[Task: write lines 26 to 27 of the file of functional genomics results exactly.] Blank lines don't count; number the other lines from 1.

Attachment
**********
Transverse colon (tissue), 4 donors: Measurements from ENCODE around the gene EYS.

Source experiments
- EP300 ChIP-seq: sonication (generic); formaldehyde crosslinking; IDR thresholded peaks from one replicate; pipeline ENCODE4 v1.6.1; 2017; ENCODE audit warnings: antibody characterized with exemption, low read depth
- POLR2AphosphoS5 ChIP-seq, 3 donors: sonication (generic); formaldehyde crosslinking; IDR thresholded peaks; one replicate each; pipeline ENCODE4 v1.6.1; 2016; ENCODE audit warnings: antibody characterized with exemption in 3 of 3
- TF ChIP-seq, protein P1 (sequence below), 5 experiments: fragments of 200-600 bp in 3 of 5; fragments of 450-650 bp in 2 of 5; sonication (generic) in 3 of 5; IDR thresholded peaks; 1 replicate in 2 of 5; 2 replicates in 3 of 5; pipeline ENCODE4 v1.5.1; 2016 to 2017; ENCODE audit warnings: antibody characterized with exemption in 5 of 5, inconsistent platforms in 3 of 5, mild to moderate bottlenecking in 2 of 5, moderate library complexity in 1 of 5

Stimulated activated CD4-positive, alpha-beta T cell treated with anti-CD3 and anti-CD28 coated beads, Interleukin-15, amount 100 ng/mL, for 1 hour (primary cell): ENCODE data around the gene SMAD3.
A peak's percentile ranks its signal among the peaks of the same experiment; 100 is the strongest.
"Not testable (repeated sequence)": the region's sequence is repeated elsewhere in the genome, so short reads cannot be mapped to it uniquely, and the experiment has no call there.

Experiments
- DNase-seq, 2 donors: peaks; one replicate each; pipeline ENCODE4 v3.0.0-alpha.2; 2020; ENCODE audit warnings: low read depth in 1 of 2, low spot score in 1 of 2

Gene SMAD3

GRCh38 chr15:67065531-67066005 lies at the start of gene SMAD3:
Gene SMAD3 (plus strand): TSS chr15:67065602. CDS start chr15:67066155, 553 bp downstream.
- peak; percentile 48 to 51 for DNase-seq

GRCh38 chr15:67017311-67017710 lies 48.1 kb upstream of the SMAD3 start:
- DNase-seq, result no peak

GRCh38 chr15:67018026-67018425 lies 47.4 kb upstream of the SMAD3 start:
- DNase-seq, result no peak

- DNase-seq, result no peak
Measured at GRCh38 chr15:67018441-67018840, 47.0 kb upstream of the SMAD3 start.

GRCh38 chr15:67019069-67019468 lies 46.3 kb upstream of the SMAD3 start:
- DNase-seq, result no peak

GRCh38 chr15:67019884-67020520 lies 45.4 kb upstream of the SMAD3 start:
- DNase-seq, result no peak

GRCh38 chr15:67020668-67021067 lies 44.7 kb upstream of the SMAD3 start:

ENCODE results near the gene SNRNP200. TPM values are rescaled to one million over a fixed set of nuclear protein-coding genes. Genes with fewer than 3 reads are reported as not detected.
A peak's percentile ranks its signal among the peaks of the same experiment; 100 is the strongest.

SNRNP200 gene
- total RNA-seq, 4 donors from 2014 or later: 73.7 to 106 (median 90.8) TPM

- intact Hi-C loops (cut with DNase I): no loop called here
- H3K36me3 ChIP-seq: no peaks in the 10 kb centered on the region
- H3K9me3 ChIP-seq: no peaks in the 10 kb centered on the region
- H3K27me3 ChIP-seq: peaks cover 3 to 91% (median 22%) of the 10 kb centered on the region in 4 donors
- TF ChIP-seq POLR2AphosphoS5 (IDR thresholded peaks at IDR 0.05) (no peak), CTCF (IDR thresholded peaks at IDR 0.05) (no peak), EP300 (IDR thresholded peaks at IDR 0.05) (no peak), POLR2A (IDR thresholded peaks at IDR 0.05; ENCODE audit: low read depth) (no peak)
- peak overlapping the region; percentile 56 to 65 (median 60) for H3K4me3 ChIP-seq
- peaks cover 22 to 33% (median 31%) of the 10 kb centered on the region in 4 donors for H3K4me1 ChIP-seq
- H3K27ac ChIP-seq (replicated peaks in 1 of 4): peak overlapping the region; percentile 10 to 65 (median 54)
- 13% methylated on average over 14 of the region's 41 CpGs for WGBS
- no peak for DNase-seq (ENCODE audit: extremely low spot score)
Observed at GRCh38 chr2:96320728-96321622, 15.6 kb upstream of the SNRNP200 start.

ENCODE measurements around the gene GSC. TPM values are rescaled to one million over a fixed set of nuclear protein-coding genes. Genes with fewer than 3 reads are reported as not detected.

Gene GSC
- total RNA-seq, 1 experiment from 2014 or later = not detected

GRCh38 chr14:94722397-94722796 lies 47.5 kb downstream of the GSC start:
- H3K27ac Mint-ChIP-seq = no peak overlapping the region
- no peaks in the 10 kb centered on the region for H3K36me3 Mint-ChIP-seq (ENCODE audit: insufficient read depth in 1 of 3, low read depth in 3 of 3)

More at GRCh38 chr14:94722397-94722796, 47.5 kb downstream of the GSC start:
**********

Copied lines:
ENCODE results near the gene SNRNP200. TPM values are rescaled to one million over a fixed set of nuclear protein-coding genes. Genes with fewer than 3 reads are reported as not detected.
A peak's percentile ranks its signal among the peaks of the same experiment; 100 is the strongest.